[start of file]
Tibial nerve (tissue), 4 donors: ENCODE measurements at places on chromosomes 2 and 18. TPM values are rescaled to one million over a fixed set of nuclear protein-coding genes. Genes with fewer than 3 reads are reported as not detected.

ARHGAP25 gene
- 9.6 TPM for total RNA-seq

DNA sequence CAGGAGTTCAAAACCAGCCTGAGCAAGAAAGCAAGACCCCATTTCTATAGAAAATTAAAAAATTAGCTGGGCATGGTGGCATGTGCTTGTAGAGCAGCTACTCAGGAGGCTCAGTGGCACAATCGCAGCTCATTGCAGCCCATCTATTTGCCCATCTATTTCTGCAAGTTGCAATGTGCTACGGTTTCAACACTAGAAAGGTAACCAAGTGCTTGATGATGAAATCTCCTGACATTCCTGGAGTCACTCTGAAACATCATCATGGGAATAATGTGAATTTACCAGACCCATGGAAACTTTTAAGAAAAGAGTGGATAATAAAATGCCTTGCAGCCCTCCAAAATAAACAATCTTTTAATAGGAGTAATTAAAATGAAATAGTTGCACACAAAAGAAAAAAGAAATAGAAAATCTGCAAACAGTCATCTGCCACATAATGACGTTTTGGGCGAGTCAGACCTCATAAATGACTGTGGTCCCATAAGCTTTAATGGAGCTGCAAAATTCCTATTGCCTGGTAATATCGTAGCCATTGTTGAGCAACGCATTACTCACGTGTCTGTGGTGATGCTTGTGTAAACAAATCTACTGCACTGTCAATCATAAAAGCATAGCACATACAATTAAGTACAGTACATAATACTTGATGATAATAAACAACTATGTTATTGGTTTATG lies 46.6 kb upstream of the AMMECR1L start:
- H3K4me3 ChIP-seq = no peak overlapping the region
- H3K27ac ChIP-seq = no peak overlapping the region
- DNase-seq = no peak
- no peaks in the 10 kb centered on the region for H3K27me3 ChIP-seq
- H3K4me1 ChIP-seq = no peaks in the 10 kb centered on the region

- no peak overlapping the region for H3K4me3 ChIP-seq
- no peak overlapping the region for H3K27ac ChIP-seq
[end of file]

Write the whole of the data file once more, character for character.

Tibial nerve (tissue), 4 donors: ENCODE measurements at places on chromosomes 2 and 18. TPM values are rescaled to one million over a fixed set of nuclear protein-coding genes. Genes with fewer than 3 reads are reported as not detected.

ARHGAP25 gene
- 9.6 TPM for total RNA-seq

DNA sequence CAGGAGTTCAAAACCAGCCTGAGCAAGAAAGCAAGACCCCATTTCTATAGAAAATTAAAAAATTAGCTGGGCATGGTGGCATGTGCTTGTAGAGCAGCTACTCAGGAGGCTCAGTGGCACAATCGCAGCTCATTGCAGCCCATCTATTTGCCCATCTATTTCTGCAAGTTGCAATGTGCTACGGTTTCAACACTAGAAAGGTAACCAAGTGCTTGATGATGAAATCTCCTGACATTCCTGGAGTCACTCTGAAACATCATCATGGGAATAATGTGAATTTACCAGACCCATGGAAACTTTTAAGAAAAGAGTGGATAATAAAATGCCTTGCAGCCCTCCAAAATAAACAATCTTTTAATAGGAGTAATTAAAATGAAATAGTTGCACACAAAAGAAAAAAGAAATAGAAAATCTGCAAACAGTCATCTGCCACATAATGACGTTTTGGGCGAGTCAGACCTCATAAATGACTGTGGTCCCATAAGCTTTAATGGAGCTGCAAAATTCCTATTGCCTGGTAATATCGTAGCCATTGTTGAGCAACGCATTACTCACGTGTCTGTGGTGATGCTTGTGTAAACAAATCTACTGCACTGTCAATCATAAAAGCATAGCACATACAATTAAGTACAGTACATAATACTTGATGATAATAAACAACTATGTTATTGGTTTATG lies 46.6 kb upstream of the AMMECR1L start:
- H3K4me3 ChIP-seq = no peak overlapping the region
- H3K27ac ChIP-seq = no peak overlapping the region
- DNase-seq = no peak
- no peaks in the 10 kb centered on the region for H3K27me3 ChIP-seq
- H3K4me1 ChIP-seq = no peaks in the 10 kb centered on the region

- no peak overlapping the region for H3K4me3 ChIP-seq
- no peak overlapping the region for H3K27ac ChIP-seq